Seller financing can be a good option for sellers who want to sell their home quickly, as well as for buyers who cannot get a traditional mortgage loan from a bank due to debt-to-income requirements, lack of credit scores or lack of a large down payment. Because the buyer wouldn’t ordinarily qualify for a mortgage loan, the seller can sell the home to a larger pool of property buyers and for top dollar. Buyers also benefit because they receive more flexible loan terms, requirements and possibly interest rates.
So, what exactly is seller financing and how does it work? Seller financing is essentially what it sounds like – the seller of the property helps finance the real estate transaction in order for the buyer to purchase and for the property to sell quickly. In this case, the seller is assuming the role of the bank and the borrower pays monthly payments plus interest to the seller generating a steady fixed income for the property seller. For sellers who don’t want to assume the role of the bank and be stuck with the risk of the borrower not paying, they can choose to sell the mortgage note to a note buying firm (assuming the seller structured the note properly for re-sale ). The note buying firm assumes the full risk, while the note holder receives a sizeable return
on their investment.
If the seller takes a mortgage on the property, the buyer signs a promissory note promising to repay the loan, as well as a mortgage or deed of trust (otherwise referred to as the security instrument), which permits the seller to foreclose on the property should the buyer fail to pay. In exchange, the seller transfers the title of the property to the buyer. Since the buyer now owns the title, he/she can choose to sell or refinance the home, but still has to make payments to the seller.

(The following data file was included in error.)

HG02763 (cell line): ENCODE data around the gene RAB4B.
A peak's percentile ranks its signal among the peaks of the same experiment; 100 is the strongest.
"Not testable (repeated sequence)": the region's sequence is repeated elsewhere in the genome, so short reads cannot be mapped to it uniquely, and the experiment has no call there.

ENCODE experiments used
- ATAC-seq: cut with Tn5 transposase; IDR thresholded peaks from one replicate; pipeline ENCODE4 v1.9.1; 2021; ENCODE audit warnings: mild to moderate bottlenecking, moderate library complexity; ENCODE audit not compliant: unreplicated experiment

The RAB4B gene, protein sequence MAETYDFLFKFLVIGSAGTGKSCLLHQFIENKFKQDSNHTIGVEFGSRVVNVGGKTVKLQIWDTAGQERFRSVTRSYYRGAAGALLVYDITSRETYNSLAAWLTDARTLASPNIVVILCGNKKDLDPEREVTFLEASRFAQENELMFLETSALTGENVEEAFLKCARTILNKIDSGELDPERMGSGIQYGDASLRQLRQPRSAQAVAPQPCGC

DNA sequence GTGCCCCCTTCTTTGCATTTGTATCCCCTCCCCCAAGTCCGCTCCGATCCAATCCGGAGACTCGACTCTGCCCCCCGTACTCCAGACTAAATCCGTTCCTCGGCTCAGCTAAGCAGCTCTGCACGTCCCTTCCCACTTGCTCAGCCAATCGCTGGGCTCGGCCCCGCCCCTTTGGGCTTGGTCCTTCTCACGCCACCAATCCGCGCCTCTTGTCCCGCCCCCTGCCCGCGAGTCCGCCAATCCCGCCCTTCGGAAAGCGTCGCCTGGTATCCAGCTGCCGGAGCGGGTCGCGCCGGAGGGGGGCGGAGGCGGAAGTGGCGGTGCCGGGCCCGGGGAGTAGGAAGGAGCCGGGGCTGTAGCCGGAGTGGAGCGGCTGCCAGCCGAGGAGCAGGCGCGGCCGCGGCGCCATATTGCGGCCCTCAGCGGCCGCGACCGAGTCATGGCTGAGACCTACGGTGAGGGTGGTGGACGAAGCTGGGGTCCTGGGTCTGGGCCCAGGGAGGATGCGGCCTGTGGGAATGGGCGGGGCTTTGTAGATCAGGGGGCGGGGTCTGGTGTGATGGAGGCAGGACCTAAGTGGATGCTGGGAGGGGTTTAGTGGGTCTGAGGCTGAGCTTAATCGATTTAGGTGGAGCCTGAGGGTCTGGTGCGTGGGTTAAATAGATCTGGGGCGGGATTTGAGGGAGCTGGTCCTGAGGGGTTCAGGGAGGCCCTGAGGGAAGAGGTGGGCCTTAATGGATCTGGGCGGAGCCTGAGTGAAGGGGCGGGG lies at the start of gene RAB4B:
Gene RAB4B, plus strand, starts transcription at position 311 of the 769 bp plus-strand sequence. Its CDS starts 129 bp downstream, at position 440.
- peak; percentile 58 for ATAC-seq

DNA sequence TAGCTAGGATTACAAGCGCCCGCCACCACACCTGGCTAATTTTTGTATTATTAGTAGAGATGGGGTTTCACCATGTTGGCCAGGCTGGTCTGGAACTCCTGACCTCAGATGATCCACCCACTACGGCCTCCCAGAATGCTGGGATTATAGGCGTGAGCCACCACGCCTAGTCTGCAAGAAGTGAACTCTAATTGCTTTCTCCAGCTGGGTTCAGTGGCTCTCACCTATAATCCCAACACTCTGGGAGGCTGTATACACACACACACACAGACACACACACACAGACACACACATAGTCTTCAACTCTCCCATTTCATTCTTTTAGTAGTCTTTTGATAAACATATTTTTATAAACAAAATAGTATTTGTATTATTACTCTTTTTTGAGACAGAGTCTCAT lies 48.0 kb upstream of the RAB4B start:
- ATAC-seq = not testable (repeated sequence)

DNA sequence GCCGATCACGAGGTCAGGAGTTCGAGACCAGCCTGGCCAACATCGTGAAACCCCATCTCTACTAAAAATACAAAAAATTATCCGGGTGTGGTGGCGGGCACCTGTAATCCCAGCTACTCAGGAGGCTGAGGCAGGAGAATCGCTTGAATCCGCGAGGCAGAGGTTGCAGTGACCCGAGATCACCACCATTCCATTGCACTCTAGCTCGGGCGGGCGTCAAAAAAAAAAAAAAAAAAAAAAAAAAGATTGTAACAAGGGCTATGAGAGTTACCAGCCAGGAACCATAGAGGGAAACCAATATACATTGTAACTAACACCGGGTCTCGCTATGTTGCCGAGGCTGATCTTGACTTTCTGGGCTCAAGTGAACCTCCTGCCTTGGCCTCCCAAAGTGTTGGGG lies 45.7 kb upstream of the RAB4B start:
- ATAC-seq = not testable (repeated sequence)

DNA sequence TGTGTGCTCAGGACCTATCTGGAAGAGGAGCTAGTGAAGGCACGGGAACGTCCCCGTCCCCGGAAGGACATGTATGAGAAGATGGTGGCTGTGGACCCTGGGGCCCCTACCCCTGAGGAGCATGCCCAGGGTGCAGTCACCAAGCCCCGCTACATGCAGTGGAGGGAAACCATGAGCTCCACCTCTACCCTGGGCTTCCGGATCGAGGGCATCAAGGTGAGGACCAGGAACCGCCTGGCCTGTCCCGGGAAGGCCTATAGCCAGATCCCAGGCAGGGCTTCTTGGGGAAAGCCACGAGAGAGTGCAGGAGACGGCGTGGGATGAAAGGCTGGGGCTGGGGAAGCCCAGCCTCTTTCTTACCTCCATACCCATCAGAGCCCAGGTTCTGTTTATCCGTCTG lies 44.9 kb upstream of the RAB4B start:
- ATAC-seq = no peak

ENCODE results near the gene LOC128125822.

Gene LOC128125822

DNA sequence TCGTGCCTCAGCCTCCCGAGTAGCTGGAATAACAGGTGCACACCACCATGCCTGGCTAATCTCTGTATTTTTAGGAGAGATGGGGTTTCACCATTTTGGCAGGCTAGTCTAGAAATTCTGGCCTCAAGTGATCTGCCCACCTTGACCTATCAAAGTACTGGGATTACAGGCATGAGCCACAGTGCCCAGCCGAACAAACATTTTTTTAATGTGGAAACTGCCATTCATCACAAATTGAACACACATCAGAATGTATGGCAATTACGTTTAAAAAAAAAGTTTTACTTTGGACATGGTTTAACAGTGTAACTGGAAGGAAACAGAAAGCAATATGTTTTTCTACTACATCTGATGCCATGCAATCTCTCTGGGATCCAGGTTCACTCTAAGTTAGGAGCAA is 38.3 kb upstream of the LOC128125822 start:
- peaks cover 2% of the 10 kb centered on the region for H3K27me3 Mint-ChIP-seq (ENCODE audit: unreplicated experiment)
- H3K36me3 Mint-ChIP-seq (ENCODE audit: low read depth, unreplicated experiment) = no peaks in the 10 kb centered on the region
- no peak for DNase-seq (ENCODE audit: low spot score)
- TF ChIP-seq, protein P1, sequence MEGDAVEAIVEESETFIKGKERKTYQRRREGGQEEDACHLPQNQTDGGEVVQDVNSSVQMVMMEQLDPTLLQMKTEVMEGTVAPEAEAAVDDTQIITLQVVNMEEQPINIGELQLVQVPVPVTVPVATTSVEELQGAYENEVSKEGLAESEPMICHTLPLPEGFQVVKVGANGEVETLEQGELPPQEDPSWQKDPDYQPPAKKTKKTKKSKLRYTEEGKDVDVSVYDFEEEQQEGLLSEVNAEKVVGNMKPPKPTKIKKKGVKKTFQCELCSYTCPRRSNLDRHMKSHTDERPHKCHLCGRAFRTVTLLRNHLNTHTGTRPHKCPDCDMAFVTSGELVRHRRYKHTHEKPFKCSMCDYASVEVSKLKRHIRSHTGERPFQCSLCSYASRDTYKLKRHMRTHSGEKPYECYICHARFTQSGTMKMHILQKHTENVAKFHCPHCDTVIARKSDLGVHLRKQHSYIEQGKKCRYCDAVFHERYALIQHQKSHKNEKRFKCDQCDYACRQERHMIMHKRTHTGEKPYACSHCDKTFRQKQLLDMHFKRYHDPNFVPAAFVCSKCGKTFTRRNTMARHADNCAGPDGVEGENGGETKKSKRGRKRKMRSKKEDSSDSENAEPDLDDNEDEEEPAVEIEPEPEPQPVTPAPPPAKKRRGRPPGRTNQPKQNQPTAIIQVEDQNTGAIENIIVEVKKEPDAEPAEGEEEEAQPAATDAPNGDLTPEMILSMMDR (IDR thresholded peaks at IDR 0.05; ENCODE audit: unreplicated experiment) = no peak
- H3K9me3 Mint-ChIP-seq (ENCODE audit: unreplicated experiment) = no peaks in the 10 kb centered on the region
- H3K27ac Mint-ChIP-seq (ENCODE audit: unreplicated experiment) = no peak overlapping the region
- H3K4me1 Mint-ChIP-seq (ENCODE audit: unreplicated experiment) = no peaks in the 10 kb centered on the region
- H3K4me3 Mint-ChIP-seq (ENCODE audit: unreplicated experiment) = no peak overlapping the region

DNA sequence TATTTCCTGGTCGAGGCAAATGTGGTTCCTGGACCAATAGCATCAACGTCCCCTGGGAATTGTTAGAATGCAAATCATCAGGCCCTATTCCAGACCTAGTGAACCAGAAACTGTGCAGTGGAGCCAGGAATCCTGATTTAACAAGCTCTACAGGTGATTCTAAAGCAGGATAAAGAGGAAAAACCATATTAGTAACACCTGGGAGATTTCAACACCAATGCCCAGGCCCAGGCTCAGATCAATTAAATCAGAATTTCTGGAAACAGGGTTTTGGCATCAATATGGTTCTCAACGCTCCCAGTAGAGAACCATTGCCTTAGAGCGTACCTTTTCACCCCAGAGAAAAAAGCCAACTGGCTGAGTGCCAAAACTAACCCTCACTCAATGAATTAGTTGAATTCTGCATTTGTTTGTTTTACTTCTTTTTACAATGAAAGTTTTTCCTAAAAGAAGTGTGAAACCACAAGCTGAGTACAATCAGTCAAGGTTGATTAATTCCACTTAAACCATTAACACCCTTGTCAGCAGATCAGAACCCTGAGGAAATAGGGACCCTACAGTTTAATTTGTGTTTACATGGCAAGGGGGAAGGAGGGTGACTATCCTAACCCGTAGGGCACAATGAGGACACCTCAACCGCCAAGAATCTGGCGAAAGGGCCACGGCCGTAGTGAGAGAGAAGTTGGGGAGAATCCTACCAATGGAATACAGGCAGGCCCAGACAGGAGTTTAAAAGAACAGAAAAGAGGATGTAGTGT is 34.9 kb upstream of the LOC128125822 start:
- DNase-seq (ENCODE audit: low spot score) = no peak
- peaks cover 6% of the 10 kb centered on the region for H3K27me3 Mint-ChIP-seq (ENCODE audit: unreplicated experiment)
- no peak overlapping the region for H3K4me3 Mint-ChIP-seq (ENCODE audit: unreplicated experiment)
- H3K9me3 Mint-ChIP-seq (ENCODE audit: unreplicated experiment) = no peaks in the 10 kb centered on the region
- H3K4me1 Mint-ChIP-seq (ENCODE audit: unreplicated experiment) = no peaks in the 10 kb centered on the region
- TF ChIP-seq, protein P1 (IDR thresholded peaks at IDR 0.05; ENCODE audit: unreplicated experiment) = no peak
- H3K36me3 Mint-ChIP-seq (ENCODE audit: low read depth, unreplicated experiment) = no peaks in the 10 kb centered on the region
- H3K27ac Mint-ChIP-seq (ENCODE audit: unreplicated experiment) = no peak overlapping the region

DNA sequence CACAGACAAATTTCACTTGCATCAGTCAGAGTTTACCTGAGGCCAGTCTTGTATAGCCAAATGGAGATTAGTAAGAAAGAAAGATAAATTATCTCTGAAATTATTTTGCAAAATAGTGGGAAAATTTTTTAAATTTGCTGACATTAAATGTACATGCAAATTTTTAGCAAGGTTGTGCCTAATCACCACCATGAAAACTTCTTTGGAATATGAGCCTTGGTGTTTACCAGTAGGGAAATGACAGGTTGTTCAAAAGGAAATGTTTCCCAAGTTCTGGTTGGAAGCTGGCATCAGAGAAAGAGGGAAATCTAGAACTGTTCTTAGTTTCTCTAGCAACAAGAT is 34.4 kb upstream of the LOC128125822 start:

With seller financing, the terms of the loan, including the interest rate and repayment cycle, are decided by the seller and the buyer. Once the terms are agreed upon, the two parties sign a formal agreement that outlines all of the details and opens an escrow account with a title company. If you are thinking about seller-financing you home sale to a property buyer, please be sure to use a title company or attorney’s office in order to originate the loan and ensure proper procedure when closing and funding (which can/will affect the value of your note when taken to market for sale). Also, if you are seller-financing more than 1 property a year, be sure to comply with new Dodd-Frank regulations as per adding balloon payments to the loan (if you so desire). http://www.biggerpockets.com/renewsblog/2014/01/17/dodd-frank-law-changes-seller-financing-investors/
Category: Personal Finance